List of Instructional Materials Available at the Document Archive

In earlier post I explained the reasoning behind the Document Archive not having a traditional HTML navigational structure. The purpose is to provide students and teachers a distraction free experience, so students can focus on the assignment they have been given. Nevertheless, teachers need a complete list of resources that are available at | Document Archive . Below is a Word Document containing a complete list of links to instructional materials available at the archive. I hope teachers will find it useful.

View Word Document


History Topics: The United States Constitution

I have just completed a new resources page for the United States Constitution. I have taken all the resources from the unit the Launching of a New Constitution, and simply listed them without the lesson plans or reference to them. Additionally, I have embedded appropriate Schoolhouse Rock videos on the page. Many users have asked for the resources to be presented in this format.

The Constitution, Intelligent Design/Creationism, and social Darwinism

Salvador Monteagudo in his February 23, 2011 blog post “Creation and Evolution: What is the debate about?” at (which I highly recommend) linked to one of my posts on Intelligent Design: “More on Ben Stein and Expelled”, so I read his post. I was intrigued and posted the following comment.

“Ben was just focusing on how the education system in America is just one-sided (e.g. not open to Creation) ….”

Intelligent Design/Creationism is inherently religious in the Judeo-Christian sense; therefore, it cannot be put on equal footing with evolution in the science classroom. To do so would violate the Establishment Clause of the First Amendment, and thus the Separation of Church and State. Because the public school is an agent of the state, if the school taught Intelligent Design/Creationism in the science classroom it would be promoting a specific religion. That is what a Federal Court found in Kitzmiller, et al. v. Dover Area School District, et al 2005.

Intelligent Design/Creationism is not science. The main postulate of Intelligent Design is a preexisting intelligence, which cannot be proved, nor disproved by observation or experiment. As such, any preexisting intelligence would be outside the hot big model of the universe, and any actions taken by such a preexisting intelligence would have been before the beginning of time. Therefore, according to the law of economy, a preexisting intelligence should be cut out of any model of the universe, for any actions taken by it cannot be observed. Intelligent Design/Creationism is a political issue; therefore, the proper place for it to be discussed in the social studies classroom. Religion in general plays an important role in American society. How religion affects society by shaping political issues should be and is examined in the social studies classroom from the Early Colonial Period of American history, to Civil War, and from there to twenty first century current events. Intelligent Design/Creationism is just another issue in the course of that examination.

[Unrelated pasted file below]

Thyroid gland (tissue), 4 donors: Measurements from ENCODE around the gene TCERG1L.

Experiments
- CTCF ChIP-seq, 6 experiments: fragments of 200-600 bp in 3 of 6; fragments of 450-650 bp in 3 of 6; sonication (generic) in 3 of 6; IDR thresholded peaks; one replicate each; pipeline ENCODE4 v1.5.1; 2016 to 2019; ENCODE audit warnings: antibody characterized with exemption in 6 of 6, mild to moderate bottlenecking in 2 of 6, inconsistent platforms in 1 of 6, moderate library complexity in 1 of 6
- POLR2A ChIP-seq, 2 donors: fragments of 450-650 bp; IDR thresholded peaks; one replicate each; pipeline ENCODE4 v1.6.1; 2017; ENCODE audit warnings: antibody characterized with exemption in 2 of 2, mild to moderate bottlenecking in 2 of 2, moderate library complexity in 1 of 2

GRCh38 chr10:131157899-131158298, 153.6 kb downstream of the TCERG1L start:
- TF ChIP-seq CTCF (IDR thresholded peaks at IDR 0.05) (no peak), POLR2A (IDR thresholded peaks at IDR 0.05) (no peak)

“I feel this Evolution theory of `survival of the fittest’ bring on prejudice, like racism-see personal story, classism, etc.…”

There is a different between scientific theory of evolution and social Darwinism. The scientific theory of evolution tells us that the process of natural selection “creates” a group of animals that is best able to survive in a given area. To be sure, this is very simplistic definition. Natural selection embodies an extremely complex set of natural processes which have created the ecosystems we observe around the world. Social Darwinism and concept of survival of the fittest are dependent upon the postulate that humans are animals or machines bound by natural laws, which goes back to Thomas Hobbes in the Leviathan, 1651. In it he gave a materialistic view of mankind. Hobbes stated:

Life without a government—the state of nature is war… every man against every man… and the life of man is solitary, poor, nasty, brutish, and short.